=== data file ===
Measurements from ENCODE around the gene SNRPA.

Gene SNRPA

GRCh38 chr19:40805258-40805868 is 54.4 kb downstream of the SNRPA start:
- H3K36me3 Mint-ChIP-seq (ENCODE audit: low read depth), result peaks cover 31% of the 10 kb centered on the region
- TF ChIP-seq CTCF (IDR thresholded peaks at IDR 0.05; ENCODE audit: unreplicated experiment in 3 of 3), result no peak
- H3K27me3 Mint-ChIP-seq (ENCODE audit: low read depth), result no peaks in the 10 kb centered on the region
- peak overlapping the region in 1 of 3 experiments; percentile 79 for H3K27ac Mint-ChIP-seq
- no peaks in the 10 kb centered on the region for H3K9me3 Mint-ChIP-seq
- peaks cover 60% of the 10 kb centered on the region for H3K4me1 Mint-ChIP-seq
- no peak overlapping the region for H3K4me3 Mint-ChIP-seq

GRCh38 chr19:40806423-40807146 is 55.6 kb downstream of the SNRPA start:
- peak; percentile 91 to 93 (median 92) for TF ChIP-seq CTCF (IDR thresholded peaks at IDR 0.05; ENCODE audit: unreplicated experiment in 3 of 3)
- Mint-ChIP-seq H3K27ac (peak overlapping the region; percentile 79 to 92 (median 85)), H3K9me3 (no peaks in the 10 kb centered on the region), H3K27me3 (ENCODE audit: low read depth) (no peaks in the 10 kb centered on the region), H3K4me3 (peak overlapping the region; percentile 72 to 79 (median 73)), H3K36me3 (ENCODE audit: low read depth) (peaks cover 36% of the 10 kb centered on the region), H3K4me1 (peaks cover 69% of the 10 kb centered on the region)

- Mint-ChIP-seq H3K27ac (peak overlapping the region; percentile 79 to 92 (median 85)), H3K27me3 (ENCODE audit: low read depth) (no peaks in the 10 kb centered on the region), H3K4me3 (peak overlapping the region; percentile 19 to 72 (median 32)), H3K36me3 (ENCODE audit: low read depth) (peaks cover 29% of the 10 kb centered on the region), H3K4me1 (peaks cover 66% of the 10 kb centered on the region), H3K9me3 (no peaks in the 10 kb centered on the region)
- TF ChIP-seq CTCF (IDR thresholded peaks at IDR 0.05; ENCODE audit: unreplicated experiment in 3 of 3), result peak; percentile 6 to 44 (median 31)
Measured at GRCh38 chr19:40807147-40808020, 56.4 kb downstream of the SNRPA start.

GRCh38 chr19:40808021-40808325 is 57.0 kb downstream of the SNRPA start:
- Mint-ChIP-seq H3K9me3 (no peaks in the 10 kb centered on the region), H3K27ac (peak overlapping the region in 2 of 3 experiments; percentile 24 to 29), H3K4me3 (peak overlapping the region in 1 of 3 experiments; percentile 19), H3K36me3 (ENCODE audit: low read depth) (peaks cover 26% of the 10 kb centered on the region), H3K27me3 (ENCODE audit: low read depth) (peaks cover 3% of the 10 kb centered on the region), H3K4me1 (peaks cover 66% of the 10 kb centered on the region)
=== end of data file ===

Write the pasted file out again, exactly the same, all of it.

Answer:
Measurements from ENCODE around the gene SNRPA.

Gene SNRPA

GRCh38 chr19:40805258-40805868 is 54.4 kb downstream of the SNRPA start:
- H3K36me3 Mint-ChIP-seq (ENCODE audit: low read depth), result peaks cover 31% of the 10 kb centered on the region
- TF ChIP-seq CTCF (IDR thresholded peaks at IDR 0.05; ENCODE audit: unreplicated experiment in 3 of 3), result no peak
- H3K27me3 Mint-ChIP-seq (ENCODE audit: low read depth), result no peaks in the 10 kb centered on the region
- peak overlapping the region in 1 of 3 experiments; percentile 79 for H3K27ac Mint-ChIP-seq
- no peaks in the 10 kb centered on the region for H3K9me3 Mint-ChIP-seq
- peaks cover 60% of the 10 kb centered on the region for H3K4me1 Mint-ChIP-seq
- no peak overlapping the region for H3K4me3 Mint-ChIP-seq

GRCh38 chr19:40806423-40807146 is 55.6 kb downstream of the SNRPA start:
- peak; percentile 91 to 93 (median 92) for TF ChIP-seq CTCF (IDR thresholded peaks at IDR 0.05; ENCODE audit: unreplicated experiment in 3 of 3)
- Mint-ChIP-seq H3K27ac (peak overlapping the region; percentile 79 to 92 (median 85)), H3K9me3 (no peaks in the 10 kb centered on the region), H3K27me3 (ENCODE audit: low read depth) (no peaks in the 10 kb centered on the region), H3K4me3 (peak overlapping the region; percentile 72 to 79 (median 73)), H3K36me3 (ENCODE audit: low read depth) (peaks cover 36% of the 10 kb centered on the region), H3K4me1 (peaks cover 69% of the 10 kb centered on the region)

- Mint-ChIP-seq H3K27ac (peak overlapping the region; percentile 79 to 92 (median 85)), H3K27me3 (ENCODE audit: low read depth) (no peaks in the 10 kb centered on the region), H3K4me3 (peak overlapping the region; percentile 19 to 72 (median 32)), H3K36me3 (ENCODE audit: low read depth) (peaks cover 29% of the 10 kb centered on the region), H3K4me1 (peaks cover 66% of the 10 kb centered on the region), H3K9me3 (no peaks in the 10 kb centered on the region)
- TF ChIP-seq CTCF (IDR thresholded peaks at IDR 0.05; ENCODE audit: unreplicated experiment in 3 of 3), result peak; percentile 6 to 44 (median 31)
Measured at GRCh38 chr19:40807147-40808020, 56.4 kb downstream of the SNRPA start.

GRCh38 chr19:40808021-40808325 is 57.0 kb downstream of the SNRPA start:
- Mint-ChIP-seq H3K9me3 (no peaks in the 10 kb centered on the region), H3K27ac (peak overlapping the region in 2 of 3 experiments; percentile 24 to 29), H3K4me3 (peak overlapping the region in 1 of 3 experiments; percentile 19), H3K36me3 (ENCODE audit: low read depth) (peaks cover 26% of the 10 kb centered on the region), H3K27me3 (ENCODE audit: low read depth) (peaks cover 3% of the 10 kb centered on the region), H3K4me1 (peaks cover 66% of the 10 kb centered on the region)